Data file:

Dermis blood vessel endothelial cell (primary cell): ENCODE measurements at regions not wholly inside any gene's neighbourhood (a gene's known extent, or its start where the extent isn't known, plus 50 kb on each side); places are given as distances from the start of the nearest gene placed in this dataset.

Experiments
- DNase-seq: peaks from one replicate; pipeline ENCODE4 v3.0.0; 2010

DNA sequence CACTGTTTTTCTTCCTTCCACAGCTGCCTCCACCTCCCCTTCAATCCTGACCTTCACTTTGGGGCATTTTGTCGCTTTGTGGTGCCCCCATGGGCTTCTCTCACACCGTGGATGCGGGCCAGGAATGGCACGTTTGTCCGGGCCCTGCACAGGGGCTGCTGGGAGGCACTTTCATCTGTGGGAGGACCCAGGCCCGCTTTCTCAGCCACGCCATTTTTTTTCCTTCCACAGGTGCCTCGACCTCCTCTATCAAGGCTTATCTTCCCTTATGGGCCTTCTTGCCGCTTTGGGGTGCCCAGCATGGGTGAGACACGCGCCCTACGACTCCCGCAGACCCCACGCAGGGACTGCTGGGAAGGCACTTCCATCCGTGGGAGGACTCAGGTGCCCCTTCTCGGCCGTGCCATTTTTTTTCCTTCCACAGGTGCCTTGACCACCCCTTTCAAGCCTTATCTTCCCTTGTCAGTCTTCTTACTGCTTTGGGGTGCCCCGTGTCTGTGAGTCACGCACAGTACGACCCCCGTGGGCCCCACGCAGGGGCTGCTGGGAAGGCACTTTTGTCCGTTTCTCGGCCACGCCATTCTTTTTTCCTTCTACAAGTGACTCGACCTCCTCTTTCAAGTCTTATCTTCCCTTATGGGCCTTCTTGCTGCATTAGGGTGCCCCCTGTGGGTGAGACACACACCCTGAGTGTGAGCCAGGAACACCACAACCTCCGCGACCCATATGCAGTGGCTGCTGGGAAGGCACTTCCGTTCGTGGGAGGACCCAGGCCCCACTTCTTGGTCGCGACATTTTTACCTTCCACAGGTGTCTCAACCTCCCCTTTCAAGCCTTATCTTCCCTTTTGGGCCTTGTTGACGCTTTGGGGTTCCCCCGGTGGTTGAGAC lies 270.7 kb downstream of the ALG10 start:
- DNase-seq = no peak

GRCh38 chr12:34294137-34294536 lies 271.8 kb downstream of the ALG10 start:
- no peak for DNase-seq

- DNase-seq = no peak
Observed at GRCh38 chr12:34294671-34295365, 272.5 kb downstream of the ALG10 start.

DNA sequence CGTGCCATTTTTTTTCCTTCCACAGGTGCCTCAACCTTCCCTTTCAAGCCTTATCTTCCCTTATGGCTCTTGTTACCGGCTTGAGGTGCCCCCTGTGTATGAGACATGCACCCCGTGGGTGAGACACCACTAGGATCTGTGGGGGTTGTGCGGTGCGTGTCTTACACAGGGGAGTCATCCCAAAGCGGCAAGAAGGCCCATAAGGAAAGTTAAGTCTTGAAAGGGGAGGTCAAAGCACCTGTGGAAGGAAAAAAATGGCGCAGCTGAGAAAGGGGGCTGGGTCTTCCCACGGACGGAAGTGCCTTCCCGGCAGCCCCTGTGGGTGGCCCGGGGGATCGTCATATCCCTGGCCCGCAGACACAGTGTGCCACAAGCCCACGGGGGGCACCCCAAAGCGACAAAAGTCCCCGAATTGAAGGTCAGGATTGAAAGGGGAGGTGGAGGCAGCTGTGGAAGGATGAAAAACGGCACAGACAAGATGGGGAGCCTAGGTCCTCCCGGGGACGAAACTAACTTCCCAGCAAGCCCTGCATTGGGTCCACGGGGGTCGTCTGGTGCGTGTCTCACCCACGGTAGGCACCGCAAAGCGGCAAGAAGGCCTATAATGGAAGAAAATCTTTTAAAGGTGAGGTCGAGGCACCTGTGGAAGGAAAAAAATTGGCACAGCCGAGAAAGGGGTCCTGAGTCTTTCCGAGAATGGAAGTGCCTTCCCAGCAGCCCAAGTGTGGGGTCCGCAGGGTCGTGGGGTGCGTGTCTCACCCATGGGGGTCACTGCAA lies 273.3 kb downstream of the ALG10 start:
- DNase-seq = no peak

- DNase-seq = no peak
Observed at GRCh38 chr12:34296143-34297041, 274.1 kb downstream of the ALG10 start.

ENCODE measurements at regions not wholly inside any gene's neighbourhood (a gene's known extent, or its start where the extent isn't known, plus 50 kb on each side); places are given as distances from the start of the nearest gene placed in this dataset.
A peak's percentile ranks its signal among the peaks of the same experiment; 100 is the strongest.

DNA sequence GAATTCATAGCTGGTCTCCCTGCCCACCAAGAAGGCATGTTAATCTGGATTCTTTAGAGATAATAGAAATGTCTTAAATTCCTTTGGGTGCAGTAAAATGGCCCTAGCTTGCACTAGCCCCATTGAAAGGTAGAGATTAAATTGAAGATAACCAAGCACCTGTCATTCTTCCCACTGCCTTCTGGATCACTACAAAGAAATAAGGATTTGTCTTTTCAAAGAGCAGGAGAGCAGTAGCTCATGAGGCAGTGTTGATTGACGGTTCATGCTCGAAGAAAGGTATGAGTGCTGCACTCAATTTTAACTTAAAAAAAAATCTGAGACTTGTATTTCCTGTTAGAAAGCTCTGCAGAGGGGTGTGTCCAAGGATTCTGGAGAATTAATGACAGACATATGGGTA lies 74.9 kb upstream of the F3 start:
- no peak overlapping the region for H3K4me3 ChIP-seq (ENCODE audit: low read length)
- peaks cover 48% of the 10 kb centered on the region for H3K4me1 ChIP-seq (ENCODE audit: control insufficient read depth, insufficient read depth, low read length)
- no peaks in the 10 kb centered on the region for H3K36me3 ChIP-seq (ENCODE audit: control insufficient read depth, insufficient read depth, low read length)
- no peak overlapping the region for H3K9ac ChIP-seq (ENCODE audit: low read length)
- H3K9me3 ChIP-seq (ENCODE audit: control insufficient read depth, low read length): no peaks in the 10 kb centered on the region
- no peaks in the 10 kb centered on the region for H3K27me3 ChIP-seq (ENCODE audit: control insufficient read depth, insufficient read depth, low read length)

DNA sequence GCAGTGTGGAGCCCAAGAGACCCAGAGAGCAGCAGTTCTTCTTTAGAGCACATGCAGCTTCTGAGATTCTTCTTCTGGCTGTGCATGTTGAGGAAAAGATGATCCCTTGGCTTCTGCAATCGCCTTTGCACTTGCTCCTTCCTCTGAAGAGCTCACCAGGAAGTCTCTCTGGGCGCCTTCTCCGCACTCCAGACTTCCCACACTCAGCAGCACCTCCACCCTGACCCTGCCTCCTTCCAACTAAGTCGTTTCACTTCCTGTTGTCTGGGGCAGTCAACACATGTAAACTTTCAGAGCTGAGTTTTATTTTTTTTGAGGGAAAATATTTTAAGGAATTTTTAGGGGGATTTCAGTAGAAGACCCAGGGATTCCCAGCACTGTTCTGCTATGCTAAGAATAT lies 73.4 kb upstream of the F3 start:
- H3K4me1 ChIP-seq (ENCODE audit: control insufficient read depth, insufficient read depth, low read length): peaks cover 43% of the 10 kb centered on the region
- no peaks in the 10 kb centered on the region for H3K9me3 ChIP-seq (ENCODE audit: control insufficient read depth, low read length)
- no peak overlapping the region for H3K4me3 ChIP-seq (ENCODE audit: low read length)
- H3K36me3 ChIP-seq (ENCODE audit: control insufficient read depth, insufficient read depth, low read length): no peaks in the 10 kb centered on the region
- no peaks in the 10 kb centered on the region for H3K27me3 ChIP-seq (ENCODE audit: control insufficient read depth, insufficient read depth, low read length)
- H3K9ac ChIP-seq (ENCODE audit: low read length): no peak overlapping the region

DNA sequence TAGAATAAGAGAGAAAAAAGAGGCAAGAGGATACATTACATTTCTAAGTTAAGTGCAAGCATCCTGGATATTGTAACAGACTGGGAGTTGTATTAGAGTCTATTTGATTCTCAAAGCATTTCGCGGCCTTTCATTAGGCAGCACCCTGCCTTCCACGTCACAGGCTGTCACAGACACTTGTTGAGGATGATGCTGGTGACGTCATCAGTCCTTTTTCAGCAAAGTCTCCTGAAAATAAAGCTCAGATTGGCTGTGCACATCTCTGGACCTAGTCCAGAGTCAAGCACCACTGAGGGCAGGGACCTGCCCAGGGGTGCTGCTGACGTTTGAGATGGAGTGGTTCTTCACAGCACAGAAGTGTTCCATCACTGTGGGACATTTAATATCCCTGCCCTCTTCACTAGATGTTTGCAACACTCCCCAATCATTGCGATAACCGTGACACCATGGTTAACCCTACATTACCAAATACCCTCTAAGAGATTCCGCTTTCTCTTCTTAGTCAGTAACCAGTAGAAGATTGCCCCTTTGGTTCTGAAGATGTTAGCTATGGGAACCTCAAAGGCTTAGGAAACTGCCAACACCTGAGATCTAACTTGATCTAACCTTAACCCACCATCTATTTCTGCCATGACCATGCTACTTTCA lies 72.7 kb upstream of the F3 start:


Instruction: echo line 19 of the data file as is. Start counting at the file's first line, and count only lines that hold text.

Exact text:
- no peaks in the 10 kb centered on the region for H3K36me3 ChIP-seq (ENCODE audit: control insufficient read depth, insufficient read depth, low read length)